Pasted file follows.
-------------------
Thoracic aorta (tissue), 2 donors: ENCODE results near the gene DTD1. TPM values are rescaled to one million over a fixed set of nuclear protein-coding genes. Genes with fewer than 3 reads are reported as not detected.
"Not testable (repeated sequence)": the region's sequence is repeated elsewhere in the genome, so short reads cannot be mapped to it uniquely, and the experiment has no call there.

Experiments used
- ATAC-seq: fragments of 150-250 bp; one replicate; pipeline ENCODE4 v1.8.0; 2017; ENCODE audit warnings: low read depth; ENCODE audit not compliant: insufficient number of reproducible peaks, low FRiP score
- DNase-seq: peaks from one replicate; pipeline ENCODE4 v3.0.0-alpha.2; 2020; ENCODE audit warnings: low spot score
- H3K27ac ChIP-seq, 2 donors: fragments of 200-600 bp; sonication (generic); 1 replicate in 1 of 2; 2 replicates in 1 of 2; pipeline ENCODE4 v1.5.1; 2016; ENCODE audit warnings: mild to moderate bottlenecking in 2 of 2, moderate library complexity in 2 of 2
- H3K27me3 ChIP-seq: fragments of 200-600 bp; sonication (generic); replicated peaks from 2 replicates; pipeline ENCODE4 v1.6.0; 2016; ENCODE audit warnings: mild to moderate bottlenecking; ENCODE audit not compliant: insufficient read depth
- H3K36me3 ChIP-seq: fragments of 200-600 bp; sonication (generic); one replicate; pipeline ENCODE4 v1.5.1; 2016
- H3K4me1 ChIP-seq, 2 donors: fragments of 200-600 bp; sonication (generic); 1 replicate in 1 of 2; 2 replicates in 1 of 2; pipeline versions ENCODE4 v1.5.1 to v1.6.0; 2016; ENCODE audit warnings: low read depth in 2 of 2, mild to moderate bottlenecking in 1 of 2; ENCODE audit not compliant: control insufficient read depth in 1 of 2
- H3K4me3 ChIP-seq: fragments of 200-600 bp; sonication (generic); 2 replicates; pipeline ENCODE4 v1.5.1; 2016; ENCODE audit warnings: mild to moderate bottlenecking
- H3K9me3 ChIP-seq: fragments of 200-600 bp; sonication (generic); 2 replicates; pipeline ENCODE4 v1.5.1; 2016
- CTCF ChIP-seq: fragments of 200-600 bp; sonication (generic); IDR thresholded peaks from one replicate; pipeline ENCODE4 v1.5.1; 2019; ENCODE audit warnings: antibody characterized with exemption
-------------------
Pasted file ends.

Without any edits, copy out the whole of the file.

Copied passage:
Thoracic aorta (tissue), 2 donors: ENCODE results near the gene DTD1. TPM values are rescaled to one million over a fixed set of nuclear protein-coding genes. Genes with fewer than 3 reads are reported as not detected.
"Not testable (repeated sequence)": the region's sequence is repeated elsewhere in the genome, so short reads cannot be mapped to it uniquely, and the experiment has no call there.

Experiments used
- ATAC-seq: fragments of 150-250 bp; one replicate; pipeline ENCODE4 v1.8.0; 2017; ENCODE audit warnings: low read depth; ENCODE audit not compliant: insufficient number of reproducible peaks, low FRiP score
- DNase-seq: peaks from one replicate; pipeline ENCODE4 v3.0.0-alpha.2; 2020; ENCODE audit warnings: low spot score
- H3K27ac ChIP-seq, 2 donors: fragments of 200-600 bp; sonication (generic); 1 replicate in 1 of 2; 2 replicates in 1 of 2; pipeline ENCODE4 v1.5.1; 2016; ENCODE audit warnings: mild to moderate bottlenecking in 2 of 2, moderate library complexity in 2 of 2
- H3K27me3 ChIP-seq: fragments of 200-600 bp; sonication (generic); replicated peaks from 2 replicates; pipeline ENCODE4 v1.6.0; 2016; ENCODE audit warnings: mild to moderate bottlenecking; ENCODE audit not compliant: insufficient read depth
- H3K36me3 ChIP-seq: fragments of 200-600 bp; sonication (generic); one replicate; pipeline ENCODE4 v1.5.1; 2016
- H3K4me1 ChIP-seq, 2 donors: fragments of 200-600 bp; sonication (generic); 1 replicate in 1 of 2; 2 replicates in 1 of 2; pipeline versions ENCODE4 v1.5.1 to v1.6.0; 2016; ENCODE audit warnings: low read depth in 2 of 2, mild to moderate bottlenecking in 1 of 2; ENCODE audit not compliant: control insufficient read depth in 1 of 2
- H3K4me3 ChIP-seq: fragments of 200-600 bp; sonication (generic); 2 replicates; pipeline ENCODE4 v1.5.1; 2016; ENCODE audit warnings: mild to moderate bottlenecking
- H3K9me3 ChIP-seq: fragments of 200-600 bp; sonication (generic); 2 replicates; pipeline ENCODE4 v1.5.1; 2016
- CTCF ChIP-seq: fragments of 200-600 bp; sonication (generic); IDR thresholded peaks from one replicate; pipeline ENCODE4 v1.5.1; 2019; ENCODE audit warnings: antibody characterized with exemption